5G takes the Senate stage – Politico

Posted By on July 23, 2020

With help from John Hendel and Cristiano Lima

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Airwaves in the air: Senators will dive in today on ways to get the U.S. ready for 5G, a debate coming right as a long-awaited FCC spectrum auction kicks off.

Surveillance fight continues: More Democrats are backing bicameral legislation banning the federal governments use of facial recognition, including former presidential candidates Elizabeth Warren and Bernie Sanders.

Ten points for Twitter: Anti-Defamation League CEO Jonathan Greenblatt, one of the civil rights leaders spearheading the #StopHateforProfit advertising boycott against Facebook, commended Twitter for doing what he thinks Facebook wont.

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TODAY: 5G AIRWAVES IN THE SPOTLIGHT Wireless spectrum will take center stage across a number of fronts today. At 10 a.m., the Senate Commerce telecom subcommittee will hear from a slate of industry and analyst witnesses about how the FCC and administration have managed the airwaves in the wake of a series of high-profile 5G spats.

If wireless companies dont have enough airwaves, rural areas will fall behind in getting 5G, subcommittee chair John Thune (R-S.D.) plans to warn in opening remarks. Hell call for the federal government to focus on making more efficient use of its own federally held airwaves and to better use the Spectrum Relocation Fund, a federal pot of money that helps cover the cost of agencies moving to new spectrum bands. We need to make sure the interagency process when making these decisions is transparent, the GOP whip will say.

Tom Power, general counsel for wireless trade group CTIA, plans to warn of global implications surrounding limited availability of prime mid-band spectrum. Other nations are beating us to the punch, Power will testify. Hell recommend the lower 3 MHz band, currently held by the Pentagon, as the next best target.

And watch for Sen. Ted Cruz (R-Texas), who just introduced new spectrum legislation, S. 4234 (116), with fellow GOP Texan Sen. John Cornyn. The Ensuring Public Safetys Access to Airwaves Act would safeguard public safety spectrum known as the T-band while also imposing deadlines on the Commerce Department to identify government-held airwaves to reallocate for the private sector.

One timely hook: The FCC is today kicking off its first auction of this prized mid-band spectrum in the 3.5 GHz band. If given my choice, I would have started it three years ago, Democratic Commissioner Jessica Rosenworcel, who has long advocated for freeing such mid-band spectrum, said during an event Wednesday. In todays auction, 271 applicants won the right to bid, including big carriers like T-Mobile.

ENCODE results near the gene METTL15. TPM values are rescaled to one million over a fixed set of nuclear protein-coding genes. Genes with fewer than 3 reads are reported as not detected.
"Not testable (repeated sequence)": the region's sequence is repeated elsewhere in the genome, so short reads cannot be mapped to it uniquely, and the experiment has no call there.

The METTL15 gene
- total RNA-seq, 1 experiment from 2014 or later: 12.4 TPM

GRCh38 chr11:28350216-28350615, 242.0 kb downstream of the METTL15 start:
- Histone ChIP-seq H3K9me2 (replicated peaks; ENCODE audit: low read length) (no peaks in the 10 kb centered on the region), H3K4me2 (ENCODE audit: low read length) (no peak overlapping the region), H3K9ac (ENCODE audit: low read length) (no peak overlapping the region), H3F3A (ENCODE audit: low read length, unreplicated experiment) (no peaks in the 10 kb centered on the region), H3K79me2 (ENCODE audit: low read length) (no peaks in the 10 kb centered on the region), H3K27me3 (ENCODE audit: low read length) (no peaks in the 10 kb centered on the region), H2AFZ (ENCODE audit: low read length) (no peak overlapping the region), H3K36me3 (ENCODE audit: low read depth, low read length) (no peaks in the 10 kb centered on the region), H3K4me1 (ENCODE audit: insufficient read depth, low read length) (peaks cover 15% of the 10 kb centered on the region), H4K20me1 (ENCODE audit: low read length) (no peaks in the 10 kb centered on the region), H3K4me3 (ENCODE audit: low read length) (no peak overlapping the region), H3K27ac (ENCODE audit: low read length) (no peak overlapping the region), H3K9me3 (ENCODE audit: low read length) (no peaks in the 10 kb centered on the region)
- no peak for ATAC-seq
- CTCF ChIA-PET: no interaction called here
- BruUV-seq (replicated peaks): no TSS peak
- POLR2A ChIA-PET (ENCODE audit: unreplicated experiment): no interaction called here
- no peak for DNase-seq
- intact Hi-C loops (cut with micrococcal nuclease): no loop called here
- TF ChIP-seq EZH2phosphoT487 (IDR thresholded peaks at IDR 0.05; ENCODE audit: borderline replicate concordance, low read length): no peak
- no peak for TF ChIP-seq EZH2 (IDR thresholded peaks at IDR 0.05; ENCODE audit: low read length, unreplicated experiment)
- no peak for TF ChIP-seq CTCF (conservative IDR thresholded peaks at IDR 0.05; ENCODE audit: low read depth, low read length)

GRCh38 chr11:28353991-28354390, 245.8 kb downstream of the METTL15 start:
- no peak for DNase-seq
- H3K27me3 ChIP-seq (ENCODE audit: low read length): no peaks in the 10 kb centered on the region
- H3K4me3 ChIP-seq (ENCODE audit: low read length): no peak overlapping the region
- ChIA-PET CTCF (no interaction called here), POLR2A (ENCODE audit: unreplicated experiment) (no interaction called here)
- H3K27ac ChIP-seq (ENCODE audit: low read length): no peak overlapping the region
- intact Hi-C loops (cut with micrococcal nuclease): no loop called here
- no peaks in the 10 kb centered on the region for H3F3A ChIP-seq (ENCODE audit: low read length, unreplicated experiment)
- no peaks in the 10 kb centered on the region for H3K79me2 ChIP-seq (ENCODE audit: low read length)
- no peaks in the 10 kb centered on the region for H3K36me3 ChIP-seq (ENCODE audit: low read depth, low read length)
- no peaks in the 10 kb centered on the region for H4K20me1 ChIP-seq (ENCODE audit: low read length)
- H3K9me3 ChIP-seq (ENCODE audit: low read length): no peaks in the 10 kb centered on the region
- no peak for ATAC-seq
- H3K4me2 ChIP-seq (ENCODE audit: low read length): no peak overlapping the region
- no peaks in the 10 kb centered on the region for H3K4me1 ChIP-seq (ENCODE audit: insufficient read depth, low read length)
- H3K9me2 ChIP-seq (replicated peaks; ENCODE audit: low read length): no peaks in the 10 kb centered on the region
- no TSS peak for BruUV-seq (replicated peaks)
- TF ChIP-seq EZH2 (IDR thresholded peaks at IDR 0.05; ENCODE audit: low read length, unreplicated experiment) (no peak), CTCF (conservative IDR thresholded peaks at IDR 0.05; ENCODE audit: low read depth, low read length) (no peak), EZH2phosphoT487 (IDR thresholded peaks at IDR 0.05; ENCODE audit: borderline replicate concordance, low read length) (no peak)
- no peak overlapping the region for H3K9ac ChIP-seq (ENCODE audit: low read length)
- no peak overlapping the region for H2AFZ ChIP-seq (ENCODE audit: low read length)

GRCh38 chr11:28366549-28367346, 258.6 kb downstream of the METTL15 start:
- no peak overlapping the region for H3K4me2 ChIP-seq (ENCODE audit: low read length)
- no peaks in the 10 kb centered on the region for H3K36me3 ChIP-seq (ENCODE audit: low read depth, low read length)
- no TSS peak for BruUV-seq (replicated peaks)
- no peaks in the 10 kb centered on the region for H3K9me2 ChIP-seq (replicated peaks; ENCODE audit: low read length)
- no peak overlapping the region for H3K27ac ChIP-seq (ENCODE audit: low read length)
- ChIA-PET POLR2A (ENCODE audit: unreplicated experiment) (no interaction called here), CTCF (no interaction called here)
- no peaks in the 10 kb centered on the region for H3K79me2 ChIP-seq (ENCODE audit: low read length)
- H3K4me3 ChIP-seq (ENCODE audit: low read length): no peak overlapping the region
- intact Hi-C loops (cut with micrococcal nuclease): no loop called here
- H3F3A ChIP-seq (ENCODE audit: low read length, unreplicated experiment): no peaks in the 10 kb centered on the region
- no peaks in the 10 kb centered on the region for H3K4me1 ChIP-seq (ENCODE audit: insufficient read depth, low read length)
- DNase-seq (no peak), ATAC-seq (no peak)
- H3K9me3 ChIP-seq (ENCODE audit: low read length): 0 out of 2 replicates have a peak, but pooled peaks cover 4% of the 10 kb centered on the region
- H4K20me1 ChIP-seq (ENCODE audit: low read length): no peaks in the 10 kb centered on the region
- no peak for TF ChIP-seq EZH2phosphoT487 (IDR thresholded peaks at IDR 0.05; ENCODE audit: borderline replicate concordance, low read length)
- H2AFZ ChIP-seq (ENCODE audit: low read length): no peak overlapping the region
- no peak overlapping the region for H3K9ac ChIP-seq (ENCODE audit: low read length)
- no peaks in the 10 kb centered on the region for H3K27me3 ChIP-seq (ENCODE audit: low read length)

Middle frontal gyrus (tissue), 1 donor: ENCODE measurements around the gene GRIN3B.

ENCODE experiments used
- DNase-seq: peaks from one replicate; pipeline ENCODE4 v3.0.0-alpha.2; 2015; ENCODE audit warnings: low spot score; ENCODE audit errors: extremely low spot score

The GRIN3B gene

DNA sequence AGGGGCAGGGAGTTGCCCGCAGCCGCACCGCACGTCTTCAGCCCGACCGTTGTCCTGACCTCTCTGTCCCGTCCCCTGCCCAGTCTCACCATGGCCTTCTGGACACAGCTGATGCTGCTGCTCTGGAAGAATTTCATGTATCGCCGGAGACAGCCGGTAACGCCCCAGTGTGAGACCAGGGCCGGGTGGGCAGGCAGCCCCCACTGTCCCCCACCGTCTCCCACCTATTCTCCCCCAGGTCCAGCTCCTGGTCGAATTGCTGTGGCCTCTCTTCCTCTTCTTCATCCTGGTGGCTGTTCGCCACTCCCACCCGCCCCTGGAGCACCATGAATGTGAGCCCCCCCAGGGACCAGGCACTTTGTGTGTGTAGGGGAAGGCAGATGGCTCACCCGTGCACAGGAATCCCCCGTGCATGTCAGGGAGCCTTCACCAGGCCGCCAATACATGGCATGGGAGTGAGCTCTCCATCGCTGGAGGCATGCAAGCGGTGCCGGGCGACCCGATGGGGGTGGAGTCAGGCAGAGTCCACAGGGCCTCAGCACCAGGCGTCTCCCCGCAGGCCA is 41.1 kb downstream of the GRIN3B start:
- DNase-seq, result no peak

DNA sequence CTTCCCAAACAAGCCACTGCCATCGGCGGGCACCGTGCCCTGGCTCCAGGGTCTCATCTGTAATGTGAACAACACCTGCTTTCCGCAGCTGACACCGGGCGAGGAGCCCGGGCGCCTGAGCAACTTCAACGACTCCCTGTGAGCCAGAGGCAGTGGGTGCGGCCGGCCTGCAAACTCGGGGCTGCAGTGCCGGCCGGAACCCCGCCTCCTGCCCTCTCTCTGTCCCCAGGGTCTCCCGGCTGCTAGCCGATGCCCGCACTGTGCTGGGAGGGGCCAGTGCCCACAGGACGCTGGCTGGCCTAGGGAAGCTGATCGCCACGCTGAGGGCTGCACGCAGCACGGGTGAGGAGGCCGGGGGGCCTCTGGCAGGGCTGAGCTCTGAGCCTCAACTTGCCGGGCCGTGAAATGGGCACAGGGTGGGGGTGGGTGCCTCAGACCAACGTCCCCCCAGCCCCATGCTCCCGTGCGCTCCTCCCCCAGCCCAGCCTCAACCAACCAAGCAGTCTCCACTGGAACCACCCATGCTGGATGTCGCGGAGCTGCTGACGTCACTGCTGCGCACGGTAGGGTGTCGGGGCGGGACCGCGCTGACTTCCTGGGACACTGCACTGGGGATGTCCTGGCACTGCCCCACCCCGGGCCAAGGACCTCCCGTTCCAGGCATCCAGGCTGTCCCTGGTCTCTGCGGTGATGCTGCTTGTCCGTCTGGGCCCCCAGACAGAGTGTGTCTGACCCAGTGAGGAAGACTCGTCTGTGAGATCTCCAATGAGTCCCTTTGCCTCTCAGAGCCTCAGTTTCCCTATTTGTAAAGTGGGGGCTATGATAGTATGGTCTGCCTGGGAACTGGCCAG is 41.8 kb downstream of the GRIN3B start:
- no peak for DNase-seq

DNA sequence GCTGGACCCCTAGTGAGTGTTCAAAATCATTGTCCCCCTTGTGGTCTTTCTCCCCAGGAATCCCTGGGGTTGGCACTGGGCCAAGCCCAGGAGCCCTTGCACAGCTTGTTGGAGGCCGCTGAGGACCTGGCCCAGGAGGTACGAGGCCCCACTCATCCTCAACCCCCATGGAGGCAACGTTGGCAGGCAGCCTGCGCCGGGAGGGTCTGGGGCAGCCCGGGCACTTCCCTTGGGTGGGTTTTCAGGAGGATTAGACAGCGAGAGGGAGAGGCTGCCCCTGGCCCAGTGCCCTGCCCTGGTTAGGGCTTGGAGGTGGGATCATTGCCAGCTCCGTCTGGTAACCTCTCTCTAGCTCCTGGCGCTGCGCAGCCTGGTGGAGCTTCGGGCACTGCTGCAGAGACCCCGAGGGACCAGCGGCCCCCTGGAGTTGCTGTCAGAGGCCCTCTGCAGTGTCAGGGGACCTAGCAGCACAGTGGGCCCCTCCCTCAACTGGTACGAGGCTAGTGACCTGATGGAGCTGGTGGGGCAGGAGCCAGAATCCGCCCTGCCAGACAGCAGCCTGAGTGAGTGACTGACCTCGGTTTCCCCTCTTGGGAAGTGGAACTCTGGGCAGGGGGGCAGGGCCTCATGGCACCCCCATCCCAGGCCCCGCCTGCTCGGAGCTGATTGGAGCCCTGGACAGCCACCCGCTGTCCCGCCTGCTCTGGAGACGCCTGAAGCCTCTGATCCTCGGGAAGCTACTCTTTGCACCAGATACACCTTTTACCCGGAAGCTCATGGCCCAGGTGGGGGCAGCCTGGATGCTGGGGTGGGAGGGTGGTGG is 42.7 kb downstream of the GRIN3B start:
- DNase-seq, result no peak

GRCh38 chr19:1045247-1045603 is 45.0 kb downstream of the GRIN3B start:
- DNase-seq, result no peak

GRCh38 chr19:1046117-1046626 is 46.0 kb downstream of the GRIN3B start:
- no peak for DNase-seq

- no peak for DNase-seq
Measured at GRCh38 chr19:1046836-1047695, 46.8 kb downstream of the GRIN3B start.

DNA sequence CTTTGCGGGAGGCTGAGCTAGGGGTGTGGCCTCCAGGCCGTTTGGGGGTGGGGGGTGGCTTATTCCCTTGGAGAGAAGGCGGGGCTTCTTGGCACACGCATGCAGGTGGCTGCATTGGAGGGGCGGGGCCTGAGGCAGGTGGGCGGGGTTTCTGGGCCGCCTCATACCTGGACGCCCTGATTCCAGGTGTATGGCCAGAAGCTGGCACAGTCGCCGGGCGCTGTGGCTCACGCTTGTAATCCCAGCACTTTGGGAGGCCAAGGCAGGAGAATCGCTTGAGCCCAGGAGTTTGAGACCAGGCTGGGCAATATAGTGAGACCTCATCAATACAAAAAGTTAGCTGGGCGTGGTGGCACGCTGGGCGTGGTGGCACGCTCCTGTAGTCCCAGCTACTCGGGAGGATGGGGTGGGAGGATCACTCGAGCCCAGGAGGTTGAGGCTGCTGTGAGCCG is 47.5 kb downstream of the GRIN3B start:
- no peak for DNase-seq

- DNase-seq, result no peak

FACIAL RECOGNITION BAN BILL: WHOS IN, AND WHOS OUT? Digital rights group Fight for the Future and members of the Ban Facial Recognition coalition are pressuring members of Congress to come out for or against recent legislation that is one of the most ambitious Capitol Hill crackdowns to date on facial recognition technology. The Facial Recognition and Biometric Technology Moratorium Act would stop the federal governments use of facial recognition in the U.S., but the bill still has no GOP backers.

Even so, support among Democrats is growing: In addition to Sens. Ed Markey (D-Mass.) and Jeff Merkley (D-Ore.), and Reps. Pramila Jayapal (D-Wash.) and Ayanna Pressley (D-Mass.), who jointly introduced the legislation in late June, the bill has picked up about a dozen new co-sponsors across both chambers of Congress, most notably former 2020 hopefuls Warren and Sanders. At a time when Americans are demanding that we address systemic racism in law enforcement, the use of facial recognition technology is a step in the wrong direction, Merkley said Wednesday. The federal government must ban facial recognition until we have confidence that it doesnt exacerbate racism.

An online congressional scorecard launched by the advocacy groups on Wednesday is keeping tabs on who has and has not formally gotten on board.

Jim Jordan. | Kevin Dietsch/Pool via AP

JORDANS LATEST BIG TECH HEARING ASK Top House Judiciary Republican Jim Jordan of Ohio on Wednesday called for the committees Democratic leaders to invite Twitter CEO Jack Dorsey to the upcoming blockbuster hearing with the Apple, Google, Facebook and Amazon chiefs. Jordan wrote in a letter that he wants to hear from Twitter about its power in the marketplace, its role in moderating content on its platform, and the causes for its recent highly publicized security breaches. Twitter, which is dwarfed by rivals like Facebook, has not been a target of antitrust scrutiny. But Republicans have accused it of stifling conservative viewpoints.

Some big tech critics said adding Twitter would divert from the sessions focus: allegations of anticompetitive behavior by the four tech giants. Republicans concerned by Google & other Big Tech companies (i.e. not Twitter, which is less than 1/20th the size of Facebook) should be alarmed by this strange demand, said Luther Lowe, SVP of public policy at Google competitor Yelp. Its only effect would be diluting the substance of a historic hearing with the 4 CEOs.